If you have read the About page on Oenophily, you know that I have some issues with wine ratings. Briefly stated, I think that they are both the beginning and end of too many people’s buying decision process. Wine just isn’t that simple and to find the most satisfying ones it’s necessary to look a little more deeply into the bottle.
I’m not the only one who sees this. In A Sauvignon Blanc tasting that raises questions about point scores, Steve Heimoff writes about the shortcomings of wine ratings from the reviewer perspective. During a blind tasting, he finds a wine he really likes. Though the wine achieves a good score, it is still in the bottom half of those reviewed. This result leads him to wonder: does the 100-point scale truly measure what is important in wine?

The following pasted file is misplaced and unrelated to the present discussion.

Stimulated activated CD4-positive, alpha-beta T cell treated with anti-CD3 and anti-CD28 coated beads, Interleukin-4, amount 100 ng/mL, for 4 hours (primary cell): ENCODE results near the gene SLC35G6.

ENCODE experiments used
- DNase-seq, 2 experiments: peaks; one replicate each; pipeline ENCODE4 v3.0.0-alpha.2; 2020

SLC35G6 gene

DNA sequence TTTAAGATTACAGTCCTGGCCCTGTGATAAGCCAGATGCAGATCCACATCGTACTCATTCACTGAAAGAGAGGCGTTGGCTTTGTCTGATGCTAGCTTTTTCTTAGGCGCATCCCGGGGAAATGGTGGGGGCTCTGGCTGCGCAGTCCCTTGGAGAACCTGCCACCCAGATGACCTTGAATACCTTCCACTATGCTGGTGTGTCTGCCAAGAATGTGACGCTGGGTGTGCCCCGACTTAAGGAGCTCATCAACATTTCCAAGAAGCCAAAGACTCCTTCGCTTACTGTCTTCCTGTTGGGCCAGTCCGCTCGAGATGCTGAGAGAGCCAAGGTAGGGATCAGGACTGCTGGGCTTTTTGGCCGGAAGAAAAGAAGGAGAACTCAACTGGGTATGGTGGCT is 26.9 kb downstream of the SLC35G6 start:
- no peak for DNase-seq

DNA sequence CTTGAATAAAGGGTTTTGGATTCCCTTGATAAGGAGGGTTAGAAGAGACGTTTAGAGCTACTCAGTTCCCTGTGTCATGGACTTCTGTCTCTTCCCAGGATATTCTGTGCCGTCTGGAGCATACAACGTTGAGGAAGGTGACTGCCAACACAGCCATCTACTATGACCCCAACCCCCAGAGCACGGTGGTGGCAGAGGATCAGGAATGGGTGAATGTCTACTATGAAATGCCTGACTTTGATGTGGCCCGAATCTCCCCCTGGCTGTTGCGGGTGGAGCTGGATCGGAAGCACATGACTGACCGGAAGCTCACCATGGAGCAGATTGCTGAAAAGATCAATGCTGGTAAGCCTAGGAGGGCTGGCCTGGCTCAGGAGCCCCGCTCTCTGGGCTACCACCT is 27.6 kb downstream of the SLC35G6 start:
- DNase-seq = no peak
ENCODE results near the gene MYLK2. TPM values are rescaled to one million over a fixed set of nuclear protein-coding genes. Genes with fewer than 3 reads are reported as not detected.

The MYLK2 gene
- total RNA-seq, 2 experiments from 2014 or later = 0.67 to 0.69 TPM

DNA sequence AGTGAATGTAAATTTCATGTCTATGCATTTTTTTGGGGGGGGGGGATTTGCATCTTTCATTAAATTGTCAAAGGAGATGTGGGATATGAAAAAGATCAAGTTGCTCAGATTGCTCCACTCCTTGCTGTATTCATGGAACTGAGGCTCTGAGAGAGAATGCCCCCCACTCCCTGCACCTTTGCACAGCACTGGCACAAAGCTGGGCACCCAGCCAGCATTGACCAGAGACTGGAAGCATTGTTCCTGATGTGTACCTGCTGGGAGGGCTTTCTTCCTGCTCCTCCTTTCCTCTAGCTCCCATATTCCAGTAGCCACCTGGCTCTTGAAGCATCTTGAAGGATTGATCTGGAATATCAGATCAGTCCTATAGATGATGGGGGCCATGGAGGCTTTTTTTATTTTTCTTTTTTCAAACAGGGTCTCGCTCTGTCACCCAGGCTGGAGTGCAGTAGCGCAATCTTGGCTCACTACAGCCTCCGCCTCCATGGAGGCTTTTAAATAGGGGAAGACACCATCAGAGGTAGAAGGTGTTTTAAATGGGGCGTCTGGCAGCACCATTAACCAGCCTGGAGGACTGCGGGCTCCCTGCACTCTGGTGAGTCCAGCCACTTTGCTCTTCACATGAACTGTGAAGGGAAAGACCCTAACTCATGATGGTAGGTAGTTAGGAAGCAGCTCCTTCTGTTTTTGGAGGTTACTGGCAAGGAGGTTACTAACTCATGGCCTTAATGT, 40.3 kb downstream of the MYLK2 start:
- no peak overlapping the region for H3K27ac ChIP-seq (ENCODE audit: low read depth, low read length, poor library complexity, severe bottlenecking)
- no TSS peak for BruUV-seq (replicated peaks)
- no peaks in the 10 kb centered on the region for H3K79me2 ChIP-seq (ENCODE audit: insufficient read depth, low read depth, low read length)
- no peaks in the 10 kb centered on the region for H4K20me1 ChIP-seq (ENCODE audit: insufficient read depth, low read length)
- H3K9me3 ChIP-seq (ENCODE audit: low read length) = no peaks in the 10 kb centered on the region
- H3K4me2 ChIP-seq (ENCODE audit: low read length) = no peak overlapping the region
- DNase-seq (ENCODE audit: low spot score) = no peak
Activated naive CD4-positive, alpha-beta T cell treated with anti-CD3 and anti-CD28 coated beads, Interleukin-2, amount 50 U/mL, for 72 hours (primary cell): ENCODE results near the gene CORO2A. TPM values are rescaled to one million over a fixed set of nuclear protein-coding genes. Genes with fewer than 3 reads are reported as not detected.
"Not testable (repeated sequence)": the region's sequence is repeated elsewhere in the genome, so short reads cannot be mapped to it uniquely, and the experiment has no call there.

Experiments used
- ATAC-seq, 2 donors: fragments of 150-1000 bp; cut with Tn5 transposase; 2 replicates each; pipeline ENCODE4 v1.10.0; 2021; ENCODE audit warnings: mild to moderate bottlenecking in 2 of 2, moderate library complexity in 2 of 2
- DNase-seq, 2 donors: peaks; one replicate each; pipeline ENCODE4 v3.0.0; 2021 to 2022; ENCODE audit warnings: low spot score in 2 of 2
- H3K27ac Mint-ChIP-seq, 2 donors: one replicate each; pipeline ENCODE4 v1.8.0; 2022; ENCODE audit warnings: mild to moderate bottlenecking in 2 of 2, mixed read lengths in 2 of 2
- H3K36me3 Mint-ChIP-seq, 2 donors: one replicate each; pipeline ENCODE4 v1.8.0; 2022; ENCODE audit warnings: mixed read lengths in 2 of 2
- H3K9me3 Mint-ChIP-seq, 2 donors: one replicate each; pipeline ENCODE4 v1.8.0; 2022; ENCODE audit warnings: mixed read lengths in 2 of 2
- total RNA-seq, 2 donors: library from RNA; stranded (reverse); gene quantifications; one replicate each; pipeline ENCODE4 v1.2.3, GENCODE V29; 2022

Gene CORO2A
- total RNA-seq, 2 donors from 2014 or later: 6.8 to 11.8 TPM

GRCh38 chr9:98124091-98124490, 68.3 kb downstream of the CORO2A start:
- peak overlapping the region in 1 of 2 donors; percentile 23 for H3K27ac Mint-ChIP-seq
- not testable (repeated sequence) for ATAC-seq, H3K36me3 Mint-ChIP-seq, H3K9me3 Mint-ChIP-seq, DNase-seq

I like Steve’s post a lot. (If you haven’t already, go read it!) To my thinking, it highlights both the good side and the bad side of ratings. They serve a useful function, providing information about wine quality and similarity to a certain flavor profile. On the other hand, that perfect profile is highly specific and it won’t always match our personal tastes or the food we are eating.
Whether it’s wine ratings, rules about serving temperatures (e.g. reds at room temperature, whites chilled), or pairings (always serve white wines with fish), people are always trying to simplify wine. These things are useful, but they don’t fit every situation. After all, the final arbiter is what’s going on in your mouth. Or, as Elizabeth Swann might say, “Hang the ratings, and hang the rules. They’re more like guidelines anyway.”